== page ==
Polonnaruwa

Polonnaruwa bears witness to several civilizations, notably that of the conquering Cholas, disciples of Brahminism, and that of the Sinhalese sovereigns during the 12th and 13th centuries. This immense capital created by the megalomaniac sovereign, Parakramabahu I, in the 12th century, is one of history's most astonishing urban creations, both because of its unusual dimensions and because of the very special relationship of its buildings with the natural setting. It is also a shrine of Buddhism and of Sinhalese history. The tooth of the Lord Buddha, a remarkable relic placed in the Atadage under Vijabayahu, was considered as the talisman of the Sinhalese monarchy: its removal by Bhuvanaikabahu II confirmed the decline of Polonnaruwa.

After the destruction of Anuradhapura in 993 by Rajaraja, Polonnaruwa, a temporary royal residence during the 8th century, became the capital. The conquering Cholas constructed monuments to their religion (Brahmnism), and especially temples to Shiva where fine bronze statues, today in the Museum of Colombo, were found. The reconquest of Ceylon by Vijayabahu I did not put an end to the city's role as capital: it became covered, after 1070, with Buddhist sanctuaries, of which the Atadage (Temple of the Tooth Relic) is the most renowned.

 

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Anuradhapura

Anuradhapura has been made royal capital by the king Pandukabhaya in 380 BC. It remained residence and royal capital for 119 successive Singhalese kings till the year 1000 AD when it was abandoned and the capital moved to Polonnaruwa. You will see some of the most famous as well as the tallest dagoba of Sri Lanka, remains from palaces, temples, monasteries, ceremonial baths and the temple of the holy Bo-tree. This tree was grown from a sapling of the very tree under which more than 2500 years ago the Buddha found enlightenment.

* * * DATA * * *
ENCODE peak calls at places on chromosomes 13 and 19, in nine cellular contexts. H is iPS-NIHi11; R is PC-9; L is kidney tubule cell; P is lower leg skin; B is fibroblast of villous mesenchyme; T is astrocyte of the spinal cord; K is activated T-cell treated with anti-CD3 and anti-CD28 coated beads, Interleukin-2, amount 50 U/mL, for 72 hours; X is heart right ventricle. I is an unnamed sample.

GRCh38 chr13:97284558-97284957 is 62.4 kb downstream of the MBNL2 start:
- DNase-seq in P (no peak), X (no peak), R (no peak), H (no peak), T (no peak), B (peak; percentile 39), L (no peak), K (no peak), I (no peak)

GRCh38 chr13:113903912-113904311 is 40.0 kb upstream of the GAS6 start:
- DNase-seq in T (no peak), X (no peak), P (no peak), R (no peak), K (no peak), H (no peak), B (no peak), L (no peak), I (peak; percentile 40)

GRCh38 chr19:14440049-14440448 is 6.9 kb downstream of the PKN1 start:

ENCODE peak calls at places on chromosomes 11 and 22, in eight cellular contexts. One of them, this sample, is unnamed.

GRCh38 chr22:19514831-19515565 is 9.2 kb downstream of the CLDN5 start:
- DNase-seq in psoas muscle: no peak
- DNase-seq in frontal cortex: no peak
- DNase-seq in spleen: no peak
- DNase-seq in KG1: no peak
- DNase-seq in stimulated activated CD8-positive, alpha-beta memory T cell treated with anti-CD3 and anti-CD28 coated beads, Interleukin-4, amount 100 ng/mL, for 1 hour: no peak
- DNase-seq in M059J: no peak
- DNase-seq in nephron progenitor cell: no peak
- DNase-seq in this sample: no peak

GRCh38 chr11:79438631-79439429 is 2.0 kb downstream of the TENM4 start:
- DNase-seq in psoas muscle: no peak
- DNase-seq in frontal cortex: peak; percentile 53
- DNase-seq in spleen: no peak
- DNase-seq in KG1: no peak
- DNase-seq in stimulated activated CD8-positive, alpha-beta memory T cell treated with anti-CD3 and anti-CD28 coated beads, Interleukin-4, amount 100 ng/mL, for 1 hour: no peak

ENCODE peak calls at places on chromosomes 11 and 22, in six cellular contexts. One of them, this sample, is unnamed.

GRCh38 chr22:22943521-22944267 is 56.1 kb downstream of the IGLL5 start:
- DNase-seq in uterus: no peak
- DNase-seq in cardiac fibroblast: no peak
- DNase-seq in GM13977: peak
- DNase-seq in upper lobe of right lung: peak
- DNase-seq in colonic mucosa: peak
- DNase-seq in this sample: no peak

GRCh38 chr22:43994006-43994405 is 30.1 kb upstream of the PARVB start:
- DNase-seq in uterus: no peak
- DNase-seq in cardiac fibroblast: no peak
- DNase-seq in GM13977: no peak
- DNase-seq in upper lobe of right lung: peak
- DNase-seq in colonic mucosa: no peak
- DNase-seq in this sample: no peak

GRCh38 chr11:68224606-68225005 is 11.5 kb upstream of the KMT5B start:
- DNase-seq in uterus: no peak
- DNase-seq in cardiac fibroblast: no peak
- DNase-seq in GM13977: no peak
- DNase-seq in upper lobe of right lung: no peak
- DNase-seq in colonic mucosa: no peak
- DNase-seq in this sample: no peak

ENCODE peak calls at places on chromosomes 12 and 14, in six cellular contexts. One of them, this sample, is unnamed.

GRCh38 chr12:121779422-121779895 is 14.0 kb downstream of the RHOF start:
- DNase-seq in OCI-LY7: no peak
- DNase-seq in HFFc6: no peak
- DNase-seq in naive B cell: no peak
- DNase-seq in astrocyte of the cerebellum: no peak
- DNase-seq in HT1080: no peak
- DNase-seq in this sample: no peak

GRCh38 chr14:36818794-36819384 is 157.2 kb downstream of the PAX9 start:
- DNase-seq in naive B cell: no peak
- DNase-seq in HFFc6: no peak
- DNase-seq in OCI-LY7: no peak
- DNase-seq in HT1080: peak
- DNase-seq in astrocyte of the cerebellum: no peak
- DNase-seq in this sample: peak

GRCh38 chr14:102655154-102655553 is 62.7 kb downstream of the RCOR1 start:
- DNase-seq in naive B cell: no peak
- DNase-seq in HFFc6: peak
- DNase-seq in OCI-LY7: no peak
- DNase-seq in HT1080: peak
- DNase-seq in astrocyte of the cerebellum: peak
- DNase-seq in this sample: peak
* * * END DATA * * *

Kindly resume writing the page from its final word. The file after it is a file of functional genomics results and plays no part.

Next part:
With the dawn of the second century BC, adventurers from across the Palk Strait had begun to settle down in the northern coast. One such intruder called Elara, became supreme in almost whole of the North and reigned from Anuradhapura. He was later challenged by the ruler Gemunu, son of King Kavantissa. Later this independent ruler, Gemunu of the South met in combat with Elara and the latter was killed. For the first time a single kingdom for the island arose. Dutugemunu's reign saw the culmination of Buddhism Dutugemunu (161-137 BC) contributed immensely for the religion of Buddhism. Anuradhapura Kingdom lasted one thousand and five hundred years. Despite the intrusions and clashes of South Indian Chola, Pandyan and Pallava, there prevailed stability in the continuity of the Anuradhapura civilisation. Due to the strong diplomatic relations among the countries like Rome and China, in first century AD. Fa-Hsien visited Sri Lanka. And in seventh century, Hisuen T'sang regretted his failure of his attempt to reach Sri Lanka.

 

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